But it's still an open question what, if anything, will motivate Republican leaders to start wielding legislation to combat the things Trump does with which they fundamentally disagree.
This tweet Tuesday night from libertarian-leaning Rep. Justin Amash (R-Mich.) is the latest Republican cry to rein in Trump:
Amash is a regular Trump critic, so it's not a surprise he's publicly bashing both Trump's controversial tariffs, which run counter to Republicans' traditional free-trade orthodoxy, and Trump's decision to aid farmers hurt by those tariffs — a big-government-like move, that, you guessed it, is the opposite of Republicans' small-government philosophy.
What is new here is where Amash is putting the blame: On his own party in Congress. Trump, by now, is going to be Trump, most lawmakers figure. There's no changing him or altering his agenda. Lawmakers have tried to negotiate with him on immigration, keeping the government open, and much more — and failed.
That has spurred a movement among Trump's GOP dissidents in Congress to start putting up roadblocks to his ability to make them swallow policies with which they so strongly disagree.
Except Amash and others like him seem out of luck.
Look at last week, when Trump equivocated between Russian President Vladimir Putin and U.S. intelligence analysts on whether Russia tried to sway the presidential election.
A number of GOP lawmakers desperately wanted to respond, and they got airtime in a news conference the next day with Senate Majority Leader Mitch McConnell (R-Ky.). Most notable was Sen. Marco Rubio's (R-Fla.) bipartisan bill to punish Russia for election interference. A number of Republicans signed on after the Putin summit.
The Senate ended up unanimously passing a resolution to oppose one of Trump's most egregious potential deals with Putin, sending Americans abroad for questioning by Russian authorities. It was symbolic, but the fact that they acted was news in itself.
Since then, things have stalled on Russia. Notable critics seemed to accept Trump's “clarification” on what he really meant about Putin being involved in election interference.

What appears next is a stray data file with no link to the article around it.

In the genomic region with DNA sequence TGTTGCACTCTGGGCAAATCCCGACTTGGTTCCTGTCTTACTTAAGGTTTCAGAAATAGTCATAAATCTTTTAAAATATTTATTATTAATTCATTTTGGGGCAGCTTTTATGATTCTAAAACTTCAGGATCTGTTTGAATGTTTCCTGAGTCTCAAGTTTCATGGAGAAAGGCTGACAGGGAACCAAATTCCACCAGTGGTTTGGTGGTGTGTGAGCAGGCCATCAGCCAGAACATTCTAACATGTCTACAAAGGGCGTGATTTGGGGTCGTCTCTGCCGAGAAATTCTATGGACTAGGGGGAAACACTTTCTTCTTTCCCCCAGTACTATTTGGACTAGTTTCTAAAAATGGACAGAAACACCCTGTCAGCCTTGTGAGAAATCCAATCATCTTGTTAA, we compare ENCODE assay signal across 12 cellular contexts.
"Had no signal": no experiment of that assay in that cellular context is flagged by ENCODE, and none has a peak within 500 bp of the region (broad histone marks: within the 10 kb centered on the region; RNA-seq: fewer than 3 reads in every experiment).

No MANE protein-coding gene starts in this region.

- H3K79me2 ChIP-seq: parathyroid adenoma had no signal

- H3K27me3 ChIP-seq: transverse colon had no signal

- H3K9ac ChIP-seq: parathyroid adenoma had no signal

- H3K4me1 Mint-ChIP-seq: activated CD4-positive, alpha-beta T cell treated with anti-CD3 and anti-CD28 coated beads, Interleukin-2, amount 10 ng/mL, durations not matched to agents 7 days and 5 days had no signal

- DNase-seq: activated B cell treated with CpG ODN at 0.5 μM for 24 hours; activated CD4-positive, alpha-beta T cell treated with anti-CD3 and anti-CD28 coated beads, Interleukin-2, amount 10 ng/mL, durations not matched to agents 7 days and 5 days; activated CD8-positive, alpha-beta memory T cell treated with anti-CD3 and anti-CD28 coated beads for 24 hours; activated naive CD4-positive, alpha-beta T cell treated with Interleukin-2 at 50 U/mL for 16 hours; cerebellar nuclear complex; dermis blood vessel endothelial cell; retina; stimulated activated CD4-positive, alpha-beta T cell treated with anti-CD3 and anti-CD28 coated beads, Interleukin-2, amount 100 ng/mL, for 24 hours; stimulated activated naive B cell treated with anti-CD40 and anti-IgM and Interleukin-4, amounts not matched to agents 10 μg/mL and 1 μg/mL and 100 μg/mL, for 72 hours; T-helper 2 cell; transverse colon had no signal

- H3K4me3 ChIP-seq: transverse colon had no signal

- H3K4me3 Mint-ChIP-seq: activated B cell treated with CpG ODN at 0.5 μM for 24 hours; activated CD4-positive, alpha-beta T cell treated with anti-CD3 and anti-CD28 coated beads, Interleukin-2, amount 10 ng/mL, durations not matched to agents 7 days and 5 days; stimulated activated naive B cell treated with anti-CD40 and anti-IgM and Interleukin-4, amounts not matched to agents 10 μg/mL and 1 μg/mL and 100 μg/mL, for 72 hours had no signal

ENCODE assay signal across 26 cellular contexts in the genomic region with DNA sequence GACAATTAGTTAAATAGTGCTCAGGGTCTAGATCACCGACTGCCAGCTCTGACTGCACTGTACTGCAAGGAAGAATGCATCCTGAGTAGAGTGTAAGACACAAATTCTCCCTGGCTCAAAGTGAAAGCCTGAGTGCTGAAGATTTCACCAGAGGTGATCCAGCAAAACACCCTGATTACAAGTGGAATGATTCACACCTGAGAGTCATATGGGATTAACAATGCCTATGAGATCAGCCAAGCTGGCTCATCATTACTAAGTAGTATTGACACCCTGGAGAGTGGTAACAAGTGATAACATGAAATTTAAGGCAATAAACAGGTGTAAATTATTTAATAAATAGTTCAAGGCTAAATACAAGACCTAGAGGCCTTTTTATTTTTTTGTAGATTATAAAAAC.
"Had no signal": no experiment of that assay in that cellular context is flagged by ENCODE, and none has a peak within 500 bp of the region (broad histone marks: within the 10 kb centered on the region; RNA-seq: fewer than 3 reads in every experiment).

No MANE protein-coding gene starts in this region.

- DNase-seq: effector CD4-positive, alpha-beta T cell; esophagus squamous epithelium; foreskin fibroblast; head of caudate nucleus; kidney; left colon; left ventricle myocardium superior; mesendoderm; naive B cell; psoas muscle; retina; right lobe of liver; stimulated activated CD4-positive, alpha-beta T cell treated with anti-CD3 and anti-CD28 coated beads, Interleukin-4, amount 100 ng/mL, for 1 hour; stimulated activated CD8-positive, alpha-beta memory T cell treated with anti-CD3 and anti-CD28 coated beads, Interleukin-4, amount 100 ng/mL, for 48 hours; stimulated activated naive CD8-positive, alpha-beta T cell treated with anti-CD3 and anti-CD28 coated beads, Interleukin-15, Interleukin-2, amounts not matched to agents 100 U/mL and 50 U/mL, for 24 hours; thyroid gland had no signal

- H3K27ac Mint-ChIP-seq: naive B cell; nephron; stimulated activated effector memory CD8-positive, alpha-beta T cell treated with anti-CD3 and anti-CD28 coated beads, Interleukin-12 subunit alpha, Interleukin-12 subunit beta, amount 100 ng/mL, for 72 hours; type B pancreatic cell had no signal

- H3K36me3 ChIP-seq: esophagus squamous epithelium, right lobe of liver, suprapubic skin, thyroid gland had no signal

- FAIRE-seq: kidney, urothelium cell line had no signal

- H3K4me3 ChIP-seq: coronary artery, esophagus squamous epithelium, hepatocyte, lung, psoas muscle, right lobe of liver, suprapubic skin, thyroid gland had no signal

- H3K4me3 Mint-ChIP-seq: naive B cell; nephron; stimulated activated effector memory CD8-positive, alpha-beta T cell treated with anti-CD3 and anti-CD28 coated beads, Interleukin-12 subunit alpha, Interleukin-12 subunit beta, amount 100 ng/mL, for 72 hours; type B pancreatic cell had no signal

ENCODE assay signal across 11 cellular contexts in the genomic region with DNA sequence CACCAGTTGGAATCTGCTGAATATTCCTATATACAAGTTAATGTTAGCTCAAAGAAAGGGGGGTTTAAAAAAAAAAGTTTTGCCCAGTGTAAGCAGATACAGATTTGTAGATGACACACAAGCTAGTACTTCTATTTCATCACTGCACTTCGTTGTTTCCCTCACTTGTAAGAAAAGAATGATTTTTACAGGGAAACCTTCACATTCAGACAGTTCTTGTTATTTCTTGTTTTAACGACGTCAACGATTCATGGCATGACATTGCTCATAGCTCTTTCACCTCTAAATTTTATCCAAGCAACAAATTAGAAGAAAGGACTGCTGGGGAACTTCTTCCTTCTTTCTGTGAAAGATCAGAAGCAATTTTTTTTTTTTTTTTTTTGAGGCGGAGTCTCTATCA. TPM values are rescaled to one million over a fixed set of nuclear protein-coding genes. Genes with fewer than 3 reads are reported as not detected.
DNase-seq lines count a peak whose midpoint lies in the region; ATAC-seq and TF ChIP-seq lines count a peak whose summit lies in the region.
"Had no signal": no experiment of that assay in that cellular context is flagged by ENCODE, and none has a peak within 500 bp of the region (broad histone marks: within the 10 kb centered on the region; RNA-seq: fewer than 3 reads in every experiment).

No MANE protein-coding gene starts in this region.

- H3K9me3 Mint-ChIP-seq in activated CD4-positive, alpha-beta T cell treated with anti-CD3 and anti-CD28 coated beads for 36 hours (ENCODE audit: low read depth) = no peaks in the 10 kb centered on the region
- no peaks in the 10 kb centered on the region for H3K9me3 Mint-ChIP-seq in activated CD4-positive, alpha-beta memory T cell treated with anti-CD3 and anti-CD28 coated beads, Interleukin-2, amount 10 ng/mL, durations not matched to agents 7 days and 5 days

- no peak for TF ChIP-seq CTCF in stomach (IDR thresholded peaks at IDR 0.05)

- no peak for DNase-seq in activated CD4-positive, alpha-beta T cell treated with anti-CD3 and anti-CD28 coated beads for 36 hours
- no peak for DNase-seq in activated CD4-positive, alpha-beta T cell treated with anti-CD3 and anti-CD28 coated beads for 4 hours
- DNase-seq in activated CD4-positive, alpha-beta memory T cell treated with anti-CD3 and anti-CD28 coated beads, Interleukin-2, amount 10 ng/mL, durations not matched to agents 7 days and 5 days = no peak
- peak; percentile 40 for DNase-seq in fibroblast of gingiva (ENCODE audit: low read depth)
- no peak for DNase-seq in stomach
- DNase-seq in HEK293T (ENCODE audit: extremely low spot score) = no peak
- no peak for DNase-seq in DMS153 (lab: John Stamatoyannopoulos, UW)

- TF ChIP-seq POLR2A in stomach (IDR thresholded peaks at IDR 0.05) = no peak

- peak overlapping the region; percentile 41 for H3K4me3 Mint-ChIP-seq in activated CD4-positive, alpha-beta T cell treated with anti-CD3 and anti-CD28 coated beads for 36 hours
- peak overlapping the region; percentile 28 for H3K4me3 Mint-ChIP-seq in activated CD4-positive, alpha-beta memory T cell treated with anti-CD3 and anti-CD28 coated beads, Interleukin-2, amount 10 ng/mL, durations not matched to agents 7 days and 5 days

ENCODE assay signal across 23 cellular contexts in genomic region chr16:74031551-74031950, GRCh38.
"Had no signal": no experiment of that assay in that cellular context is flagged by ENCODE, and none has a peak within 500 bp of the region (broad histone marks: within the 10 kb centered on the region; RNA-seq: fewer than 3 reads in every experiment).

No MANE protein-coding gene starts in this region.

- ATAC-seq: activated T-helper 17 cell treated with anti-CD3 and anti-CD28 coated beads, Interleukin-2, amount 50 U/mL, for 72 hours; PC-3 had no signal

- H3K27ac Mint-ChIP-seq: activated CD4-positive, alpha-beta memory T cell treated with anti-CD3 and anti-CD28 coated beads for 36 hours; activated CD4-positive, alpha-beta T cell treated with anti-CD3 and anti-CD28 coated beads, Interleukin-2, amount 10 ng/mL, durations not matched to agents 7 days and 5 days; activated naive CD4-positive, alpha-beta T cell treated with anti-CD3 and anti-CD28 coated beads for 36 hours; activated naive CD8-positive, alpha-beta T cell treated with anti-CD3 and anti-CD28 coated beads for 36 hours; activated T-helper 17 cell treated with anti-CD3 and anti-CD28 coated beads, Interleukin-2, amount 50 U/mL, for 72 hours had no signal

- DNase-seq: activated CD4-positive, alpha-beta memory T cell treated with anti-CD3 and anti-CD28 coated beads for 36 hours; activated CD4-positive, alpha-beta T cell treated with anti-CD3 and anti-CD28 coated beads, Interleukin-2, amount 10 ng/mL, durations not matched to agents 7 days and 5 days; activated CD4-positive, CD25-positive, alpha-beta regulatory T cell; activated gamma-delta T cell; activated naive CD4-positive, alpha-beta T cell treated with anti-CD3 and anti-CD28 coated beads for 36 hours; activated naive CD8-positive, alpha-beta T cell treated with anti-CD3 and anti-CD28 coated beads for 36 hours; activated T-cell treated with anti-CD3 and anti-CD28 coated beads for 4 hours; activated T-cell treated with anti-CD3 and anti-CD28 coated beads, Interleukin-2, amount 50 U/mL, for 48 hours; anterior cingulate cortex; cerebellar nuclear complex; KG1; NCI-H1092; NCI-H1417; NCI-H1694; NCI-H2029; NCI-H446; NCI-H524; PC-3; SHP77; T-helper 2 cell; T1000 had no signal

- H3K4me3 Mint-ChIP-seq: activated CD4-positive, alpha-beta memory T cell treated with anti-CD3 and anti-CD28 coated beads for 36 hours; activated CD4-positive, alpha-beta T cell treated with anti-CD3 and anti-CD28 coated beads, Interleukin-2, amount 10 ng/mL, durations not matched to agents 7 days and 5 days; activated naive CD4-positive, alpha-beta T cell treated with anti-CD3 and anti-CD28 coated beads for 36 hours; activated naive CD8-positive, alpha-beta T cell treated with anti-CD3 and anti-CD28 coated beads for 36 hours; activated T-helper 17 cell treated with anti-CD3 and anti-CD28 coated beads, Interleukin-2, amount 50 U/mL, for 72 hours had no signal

Sen. Jeff Flake (R-Ariz.) is repeatedly trying this week to get the Senate to pass a resolution he wrote with Sen. Christopher A. Coons (D-Del.) to affirm the intelligence community's determination that Russia interfered in the election and must be held accountable. They've brought it up twice and twice failed to get a vote.
“Russian interference in the 2016 election is not debatable,” an exasperated Flake said in a statement Wednesday. “This resolution is nothing more than simply to say ‘it happened’. We know it happened, and we stand with our intelligence communities.”
Flake also seems out of luck.
This week, Trump gave Republicans in Congress a new reason to cringe. Despite strong warnings from members of Congress, he has already gone full-steam-ahead on putting tariffs on products from China and U.S. allies such as Canada and the European Union.
The timing of those tariffs couldn't have been worse for Republicans, who are trying to keep both chambers of Congress in November. Trump's own former economic adviser, Gary Cohn, acknowledged the tariffs could undercut any benefit Americans see from a tax bill Republicans passed last year.
But on Wednesday, Trump managed to make it worse from Republicans' perspective. Trump did the equivalent of a mea culpa on tariffs when his administration announced they'd be handing out $12 billion to help farmers weather the storm.
Some Republicans, led by Sen. Bob Corker (R-Tenn.), have urged Congress to act quickly to rein in Trump's ability to unilaterally issue tariffs. He has been repeatedly rejected. This week, a frustrated Corker slammed Trump's aid for farmers with the one word Republicans perhaps hate most: “welfare.”
Corker seems out of luck.
We haven't even gotten into Trump's self-inflicted crisis on separating migrant families from their children, which Republicans feared would give the impression their party is openly hostile to immigrants. There, too, Congress briefly considered acting until Trump ended the policy. And what about Trump's announcement Monday that he's considering revoking the security clearance of top intelligence officials who have criticized him?
The direct contradictions to Republican orthodoxy are coming so fast from the White House right now that Speaker Paul D. Ryan (R-Wis.) appeared to throw up his hands on Tuesday.
“I think he's trolling people, honestly,” Ryan told reporters when asked to react to Trump's security clearance threat, a move that Corker had just compared to that of a “banana republic” like Venezuela.
It was a remarkably candid moment from Ryan that sounded the equivalent of: What do you want me to do about it?
Congress, as Ryan will point out, has already forced Trump to sign onto sanctions on Russia. It passed a bill by a veto-proof majority last summer, and after dragging his feet, Trump implemented them. (Trump's administration now holds up those sanctions as Exhibit A on how it is tough on Russia.)
In that same Tuesday news conference, Ryan made clear he wouldn't invite Putin to address Congress if Putin came to huddle with Trump. Ryan also said — for the umpteenth time — he thinks tariffs are the wrong way to try to boost the U.S. economy.
But to a growing number of frustrated Republican lawmakers, words and one sanctions bill aren't enough. Their ranks are growing, but right now, it's not clear what, if anything, will be Congress's final straw to confront Trump.